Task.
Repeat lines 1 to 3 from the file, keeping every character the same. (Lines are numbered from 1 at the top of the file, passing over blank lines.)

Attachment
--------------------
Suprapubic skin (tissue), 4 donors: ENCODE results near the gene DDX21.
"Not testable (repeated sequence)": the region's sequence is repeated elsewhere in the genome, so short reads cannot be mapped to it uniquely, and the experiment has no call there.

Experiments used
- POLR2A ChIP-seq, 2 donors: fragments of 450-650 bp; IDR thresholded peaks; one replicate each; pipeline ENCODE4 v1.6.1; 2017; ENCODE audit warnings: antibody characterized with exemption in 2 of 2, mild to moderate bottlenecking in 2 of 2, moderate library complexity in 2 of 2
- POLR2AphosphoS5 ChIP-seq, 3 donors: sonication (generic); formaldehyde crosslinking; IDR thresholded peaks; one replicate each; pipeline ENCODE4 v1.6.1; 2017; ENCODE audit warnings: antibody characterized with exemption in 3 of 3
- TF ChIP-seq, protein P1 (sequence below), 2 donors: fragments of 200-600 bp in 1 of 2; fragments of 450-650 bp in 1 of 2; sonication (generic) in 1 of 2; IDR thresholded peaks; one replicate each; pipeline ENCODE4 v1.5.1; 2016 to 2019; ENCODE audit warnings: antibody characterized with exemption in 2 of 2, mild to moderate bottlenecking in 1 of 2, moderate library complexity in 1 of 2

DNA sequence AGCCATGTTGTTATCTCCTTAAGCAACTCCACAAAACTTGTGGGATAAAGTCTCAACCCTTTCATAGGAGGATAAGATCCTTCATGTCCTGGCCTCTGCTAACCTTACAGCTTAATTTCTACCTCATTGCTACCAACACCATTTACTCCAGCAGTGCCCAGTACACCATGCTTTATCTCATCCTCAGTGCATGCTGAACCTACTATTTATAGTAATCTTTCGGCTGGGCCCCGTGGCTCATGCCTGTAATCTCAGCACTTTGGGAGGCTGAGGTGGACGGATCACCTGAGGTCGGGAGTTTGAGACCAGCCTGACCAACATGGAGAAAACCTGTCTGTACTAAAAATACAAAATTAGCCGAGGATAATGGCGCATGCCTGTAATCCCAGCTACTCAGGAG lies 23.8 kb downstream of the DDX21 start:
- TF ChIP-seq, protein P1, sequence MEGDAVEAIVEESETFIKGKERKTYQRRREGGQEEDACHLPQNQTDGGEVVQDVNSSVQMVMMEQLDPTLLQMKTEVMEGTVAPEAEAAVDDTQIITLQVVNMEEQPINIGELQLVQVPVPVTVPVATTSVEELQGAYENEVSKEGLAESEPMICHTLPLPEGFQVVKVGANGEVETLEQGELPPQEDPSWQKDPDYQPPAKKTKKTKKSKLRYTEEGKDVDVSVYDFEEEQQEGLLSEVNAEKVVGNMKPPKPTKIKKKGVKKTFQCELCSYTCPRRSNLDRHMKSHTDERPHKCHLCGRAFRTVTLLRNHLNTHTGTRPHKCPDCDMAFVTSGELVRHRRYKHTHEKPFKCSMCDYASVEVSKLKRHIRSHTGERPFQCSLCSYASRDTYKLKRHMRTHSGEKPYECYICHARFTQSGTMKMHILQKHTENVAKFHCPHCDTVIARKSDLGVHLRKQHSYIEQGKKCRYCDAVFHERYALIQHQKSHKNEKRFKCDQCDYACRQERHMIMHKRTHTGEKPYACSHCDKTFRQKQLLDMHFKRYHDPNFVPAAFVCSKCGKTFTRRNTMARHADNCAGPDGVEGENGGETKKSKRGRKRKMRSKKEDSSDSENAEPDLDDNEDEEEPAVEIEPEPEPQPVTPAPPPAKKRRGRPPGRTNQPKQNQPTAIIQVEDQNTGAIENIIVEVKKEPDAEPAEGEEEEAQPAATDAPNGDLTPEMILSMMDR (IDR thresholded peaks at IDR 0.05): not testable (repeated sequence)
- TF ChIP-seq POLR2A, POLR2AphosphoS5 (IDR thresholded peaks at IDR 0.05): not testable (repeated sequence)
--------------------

Suprapubic skin (tissue), 4 donors: ENCODE results near the gene DDX21.
"Not testable (repeated sequence)": the region's sequence is repeated elsewhere in the genome, so short reads cannot be mapped to it uniquely, and the experiment has no call there.

Experiments used